“It's sensitive information, a lot of patients don't want to engage,” said Harpreet Sood, associate chief clinical information officer for NHS England, referring to the understandable reluctance of people to share their medical records. However, Sood also said that, when given an explanation of why sharing is necessary, that reluctance dissipates.
“We know through research that if we explain to patients the benefits and we engage with them, a lot of them are willing to share their records across the UK system, and they won’t worry. We just need to create the right construct for them,” he said.
One of the benefits of shared patient data is that NHS Trusts would be able to allocate resources in a better way by knowing where there are gaps in healthcare provision. Another is that researchers would be able to have a better understanding of the effectiveness of certain drugs, as well as higher incidence of particular conditions.
Sood stated that a key priority for the NHS moving forward is allowing patients access to the health records and getting them to manage their health records online because “the digital opportunities for patients are vast.”
Shared patient data that can move between different entities can be used for research purposes, but Sood said that there needs to be a unified approach. This was set out in 2014 in the Five Year Forward View, a 40-page document stating the vision of a future NHS and why it needs to change.
Patients will have full access to their data while retaining the right to opt-out of it being shared.
It laid out a new sector-wide approach to information technology adoption, led by a National Information Board. One key element of that is the comprehensive transparency of performance data. Another is fully-interoperable electronic health records which patients will have full access to, while retaining the right to opt-out of their records being shared electronically. A third element is the bringing together of hospital, GP, administrative and audit data, again with the right to opt-out.
Next Steps on the NHS Five Year Forward View was published in 2016 as an update to the initial document. Chapter 10 centres on harnessing technology and innovation and states that, over the next two years, the NHS will implement solutions that make patients’ medical information available to the right clinician wherever they are.
Sood, as a practicing clinician at University College Hospital in London, stressed his frustration at the current situation with patient data sitting in silos. He said: “A lot of my time is just spent chasing results, chasing images which I know exist, but I can't get access to because we never have the information there. Yet we can simply co-join the information, we know that the information that is shared can benefit everyone.”
However, the benefits of data sharing and the rights of patients to opt-out were not clearly expressed when the NHS tried to join up data a few years ago. In 2014, the NHS attempted to roll out Care.Data, a scheme to take patient data from GP records and add them to the national Health and Social Care Information Centre database.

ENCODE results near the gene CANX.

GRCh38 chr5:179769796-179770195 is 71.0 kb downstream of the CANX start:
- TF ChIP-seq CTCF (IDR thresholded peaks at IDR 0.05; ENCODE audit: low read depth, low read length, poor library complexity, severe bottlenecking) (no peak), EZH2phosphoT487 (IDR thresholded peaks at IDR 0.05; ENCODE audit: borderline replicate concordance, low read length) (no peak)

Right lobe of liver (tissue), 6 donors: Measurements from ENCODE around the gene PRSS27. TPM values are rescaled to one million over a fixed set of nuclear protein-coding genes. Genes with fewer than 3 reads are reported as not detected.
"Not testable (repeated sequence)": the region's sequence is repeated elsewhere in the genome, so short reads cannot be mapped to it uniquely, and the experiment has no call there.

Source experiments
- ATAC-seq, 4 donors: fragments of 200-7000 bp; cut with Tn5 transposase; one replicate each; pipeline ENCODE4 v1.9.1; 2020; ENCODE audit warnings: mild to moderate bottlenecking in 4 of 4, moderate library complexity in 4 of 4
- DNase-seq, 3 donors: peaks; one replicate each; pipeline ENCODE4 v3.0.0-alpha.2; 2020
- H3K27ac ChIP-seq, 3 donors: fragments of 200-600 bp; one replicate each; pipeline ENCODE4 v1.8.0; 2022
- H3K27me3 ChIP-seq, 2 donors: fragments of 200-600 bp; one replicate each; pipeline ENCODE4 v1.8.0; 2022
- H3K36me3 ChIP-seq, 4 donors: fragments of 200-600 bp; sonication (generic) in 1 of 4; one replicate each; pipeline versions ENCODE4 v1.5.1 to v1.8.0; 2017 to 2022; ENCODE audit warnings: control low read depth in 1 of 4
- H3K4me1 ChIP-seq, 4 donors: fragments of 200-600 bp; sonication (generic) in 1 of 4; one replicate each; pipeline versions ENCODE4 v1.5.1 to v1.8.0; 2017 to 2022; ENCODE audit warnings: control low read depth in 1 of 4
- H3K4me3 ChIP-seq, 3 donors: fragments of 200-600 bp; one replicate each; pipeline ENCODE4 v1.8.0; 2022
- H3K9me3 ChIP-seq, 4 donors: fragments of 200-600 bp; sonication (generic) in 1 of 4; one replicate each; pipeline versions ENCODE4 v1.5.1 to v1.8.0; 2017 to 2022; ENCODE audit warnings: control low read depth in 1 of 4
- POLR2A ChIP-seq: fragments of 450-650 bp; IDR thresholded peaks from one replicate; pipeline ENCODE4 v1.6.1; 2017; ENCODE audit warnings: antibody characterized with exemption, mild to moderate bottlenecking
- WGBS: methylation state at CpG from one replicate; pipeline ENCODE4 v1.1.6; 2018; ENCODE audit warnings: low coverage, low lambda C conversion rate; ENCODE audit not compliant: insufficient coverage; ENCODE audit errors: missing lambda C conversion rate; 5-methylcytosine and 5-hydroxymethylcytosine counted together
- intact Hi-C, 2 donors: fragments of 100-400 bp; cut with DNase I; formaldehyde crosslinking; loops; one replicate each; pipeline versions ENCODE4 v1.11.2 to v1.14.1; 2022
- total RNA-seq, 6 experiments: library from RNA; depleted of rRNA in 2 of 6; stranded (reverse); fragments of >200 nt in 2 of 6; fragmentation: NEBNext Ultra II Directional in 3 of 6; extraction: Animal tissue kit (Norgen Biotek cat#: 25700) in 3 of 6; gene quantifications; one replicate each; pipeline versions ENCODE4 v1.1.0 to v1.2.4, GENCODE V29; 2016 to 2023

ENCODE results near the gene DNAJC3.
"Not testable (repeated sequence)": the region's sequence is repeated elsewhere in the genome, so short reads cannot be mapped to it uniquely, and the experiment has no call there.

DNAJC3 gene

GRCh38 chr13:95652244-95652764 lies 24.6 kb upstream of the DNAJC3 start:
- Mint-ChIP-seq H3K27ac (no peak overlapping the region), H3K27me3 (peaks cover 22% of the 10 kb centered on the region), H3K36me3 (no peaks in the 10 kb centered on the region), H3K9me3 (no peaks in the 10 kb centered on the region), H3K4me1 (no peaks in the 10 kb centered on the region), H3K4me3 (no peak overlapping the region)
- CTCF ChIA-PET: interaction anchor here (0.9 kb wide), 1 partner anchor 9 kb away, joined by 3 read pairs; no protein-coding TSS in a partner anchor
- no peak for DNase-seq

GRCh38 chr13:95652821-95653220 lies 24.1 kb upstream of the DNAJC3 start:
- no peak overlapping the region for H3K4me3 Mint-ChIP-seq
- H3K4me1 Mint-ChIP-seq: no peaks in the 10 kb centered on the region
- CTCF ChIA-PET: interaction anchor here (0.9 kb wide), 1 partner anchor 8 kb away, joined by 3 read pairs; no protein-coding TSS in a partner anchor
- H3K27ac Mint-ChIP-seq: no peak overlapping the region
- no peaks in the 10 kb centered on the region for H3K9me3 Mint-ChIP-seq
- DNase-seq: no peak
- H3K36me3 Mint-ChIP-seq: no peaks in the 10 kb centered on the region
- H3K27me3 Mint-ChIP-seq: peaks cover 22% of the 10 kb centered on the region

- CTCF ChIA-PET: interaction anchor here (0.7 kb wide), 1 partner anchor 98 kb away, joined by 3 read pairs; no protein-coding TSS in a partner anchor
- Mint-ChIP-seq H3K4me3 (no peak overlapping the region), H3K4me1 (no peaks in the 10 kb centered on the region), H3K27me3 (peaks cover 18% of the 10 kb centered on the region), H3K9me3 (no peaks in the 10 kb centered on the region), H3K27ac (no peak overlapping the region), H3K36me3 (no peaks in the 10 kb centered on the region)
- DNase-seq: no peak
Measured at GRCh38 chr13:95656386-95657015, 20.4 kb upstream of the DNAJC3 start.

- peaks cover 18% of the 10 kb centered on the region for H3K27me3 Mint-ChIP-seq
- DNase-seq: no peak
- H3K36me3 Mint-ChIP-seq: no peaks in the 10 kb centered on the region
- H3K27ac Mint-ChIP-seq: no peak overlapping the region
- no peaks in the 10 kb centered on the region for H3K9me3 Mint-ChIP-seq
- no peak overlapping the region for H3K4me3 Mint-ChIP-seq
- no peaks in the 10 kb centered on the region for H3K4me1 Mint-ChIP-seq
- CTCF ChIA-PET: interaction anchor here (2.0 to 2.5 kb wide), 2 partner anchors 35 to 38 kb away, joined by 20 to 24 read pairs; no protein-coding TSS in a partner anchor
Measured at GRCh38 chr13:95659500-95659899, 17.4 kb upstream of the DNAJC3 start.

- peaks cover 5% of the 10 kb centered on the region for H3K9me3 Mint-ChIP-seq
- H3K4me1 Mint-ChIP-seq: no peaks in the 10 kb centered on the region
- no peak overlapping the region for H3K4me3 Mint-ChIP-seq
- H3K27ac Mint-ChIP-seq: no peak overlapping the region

But poor communication with the public and patients led to a fundamental lack of trust in the initiative and, specifically, extremely vague instructions on how to opt-out coupled with claims that "approved" organisations and individuals would be able to buy extracts of the dataset made the public suspicious. After two years it was scrapped.
"We didn't engage the public as effectively as we could have, so we had to close Care.Data.”
“Unfortunately, due to various pressures and the fact that we didn't engage the public as effectively as we could have, so we had to close the programme,” said Sood of Care.Data. Often in health policy there are statements made about how something can be improved, but they are not so good at explaining why sharing records across entities is a good thing, he said.
In an effort to show why sharing records is beneficial, at the end of March the NHS launched the Local Health and Care Record Exemplar programme, one of the strategies to integrate the health and care system. They are inviting regional health and care collaborative communities from across the country to share the records and information on between three and five million people.
“We're hoping that through those five areas, it will demonstrate to the rest of the nation how they have created their information governance, why are they sharing information across their patches and what is the benefit of that,” said Sood. In addition, last year the NHS Digital Academy was launched to train a new generation of chief information officers and chief clinical information officers to drive the digital transformation, as they will recognise into why the insight matters, as well as having an understanding of data governance, information governance data sharing.
Sood explained that digitisation is a cornerstone of the future NHS. He stated: “It is a core priority for where we're headed. We don't see the future of the NHS without a huge component being digital and that means things like electronic records, patient portals, and personal health records.”
Harpreet Sood was speaking at an event hosted by the Department of Health Policy of the London School of Economics and the Institute of Global Health Innovation of Imperial College London.